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Listening with Curiosity


Once you have created a Cultural Health survey to help diagnose possible areas for improvement within your company, the second step is to really listen with curiosity to your responses. Often, getting negative feedback in a survey response can feel so overwhelming that particularly compassionate, empathetic employers shut down. This makes sense because we know how much time and energy we spend caring for our employees and worrying about them. To hear something negative from them can be intensely triggering. We know the sacrifices we make so that they can have a job and feed their family; we know the unpredictability of business income; we know which employees feel like an asset and which employees feel like a liability in our hearts. What if the negative feedback is just coming from whiners? Should we listen to that?

We don’t want to hurt our employees. We don’t want to be the bad guy. But some negative feedback just seems so unreasonable.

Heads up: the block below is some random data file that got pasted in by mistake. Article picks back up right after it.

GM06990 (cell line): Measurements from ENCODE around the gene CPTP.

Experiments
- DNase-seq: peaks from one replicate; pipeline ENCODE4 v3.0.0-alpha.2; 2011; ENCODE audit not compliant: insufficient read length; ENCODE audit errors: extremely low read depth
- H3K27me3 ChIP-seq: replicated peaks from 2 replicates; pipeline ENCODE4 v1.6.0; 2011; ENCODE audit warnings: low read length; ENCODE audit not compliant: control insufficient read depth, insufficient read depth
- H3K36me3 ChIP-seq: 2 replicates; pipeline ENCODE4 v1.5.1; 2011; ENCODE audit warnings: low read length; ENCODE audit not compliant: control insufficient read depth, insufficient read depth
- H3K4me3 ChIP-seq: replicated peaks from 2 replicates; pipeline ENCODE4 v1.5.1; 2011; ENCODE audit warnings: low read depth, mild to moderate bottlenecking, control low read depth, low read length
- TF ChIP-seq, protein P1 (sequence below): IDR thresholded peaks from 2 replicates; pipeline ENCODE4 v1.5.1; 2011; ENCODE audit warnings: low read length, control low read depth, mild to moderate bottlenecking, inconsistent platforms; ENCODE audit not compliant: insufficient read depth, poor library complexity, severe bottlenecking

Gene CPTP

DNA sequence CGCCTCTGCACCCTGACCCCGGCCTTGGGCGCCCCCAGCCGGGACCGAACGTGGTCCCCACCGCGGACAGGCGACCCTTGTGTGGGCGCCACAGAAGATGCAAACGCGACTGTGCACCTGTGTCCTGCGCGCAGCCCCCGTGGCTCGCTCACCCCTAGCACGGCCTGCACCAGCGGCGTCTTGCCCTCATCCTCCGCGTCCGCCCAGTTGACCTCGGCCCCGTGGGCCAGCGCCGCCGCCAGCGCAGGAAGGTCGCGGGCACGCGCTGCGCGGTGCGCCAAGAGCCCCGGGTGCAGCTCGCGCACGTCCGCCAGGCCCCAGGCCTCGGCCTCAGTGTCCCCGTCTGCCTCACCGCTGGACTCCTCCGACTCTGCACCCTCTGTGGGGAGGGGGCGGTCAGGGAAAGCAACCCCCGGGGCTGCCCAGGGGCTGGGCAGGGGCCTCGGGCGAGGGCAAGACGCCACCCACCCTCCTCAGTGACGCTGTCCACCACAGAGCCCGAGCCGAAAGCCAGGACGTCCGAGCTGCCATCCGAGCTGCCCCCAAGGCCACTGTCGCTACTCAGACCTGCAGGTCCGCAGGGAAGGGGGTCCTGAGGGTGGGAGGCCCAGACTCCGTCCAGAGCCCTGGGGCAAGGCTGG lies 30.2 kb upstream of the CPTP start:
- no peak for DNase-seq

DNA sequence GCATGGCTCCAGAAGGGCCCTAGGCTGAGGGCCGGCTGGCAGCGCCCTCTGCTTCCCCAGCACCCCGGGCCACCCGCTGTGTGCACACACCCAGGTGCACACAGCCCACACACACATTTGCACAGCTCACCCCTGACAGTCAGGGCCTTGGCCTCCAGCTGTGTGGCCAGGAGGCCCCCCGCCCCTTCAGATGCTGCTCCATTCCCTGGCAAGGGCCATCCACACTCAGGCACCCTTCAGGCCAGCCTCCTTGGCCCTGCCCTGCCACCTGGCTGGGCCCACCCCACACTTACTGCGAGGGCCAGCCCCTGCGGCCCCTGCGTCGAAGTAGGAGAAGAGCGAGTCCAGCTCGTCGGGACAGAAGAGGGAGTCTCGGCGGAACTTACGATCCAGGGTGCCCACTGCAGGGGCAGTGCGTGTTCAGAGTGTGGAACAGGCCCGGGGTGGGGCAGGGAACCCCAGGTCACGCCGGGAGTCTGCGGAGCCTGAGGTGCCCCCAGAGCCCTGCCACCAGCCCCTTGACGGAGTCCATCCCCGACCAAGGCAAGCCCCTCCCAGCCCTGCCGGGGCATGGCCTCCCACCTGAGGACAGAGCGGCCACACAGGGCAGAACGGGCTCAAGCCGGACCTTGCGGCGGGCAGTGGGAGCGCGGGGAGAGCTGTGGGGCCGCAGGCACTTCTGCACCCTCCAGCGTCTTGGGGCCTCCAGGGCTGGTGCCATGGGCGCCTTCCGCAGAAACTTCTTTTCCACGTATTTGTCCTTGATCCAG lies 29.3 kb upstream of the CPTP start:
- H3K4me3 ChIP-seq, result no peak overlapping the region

The question you need to ask yourself is whether it is worth it to you to find out about problems while they sound petty or unreasonable, so that you can prevent them from becoming systemic and fatal to your business.

A client who came to me to help her report sexual harassment worked for a non-profit that focused on advocating for a vulnerable population in the justice system. The work they were doing was important. I say “was” because the non-profit had no structure for diagnosing its own cultural health issues, even though it was active in advocating for others. Many women within the company felt they were expe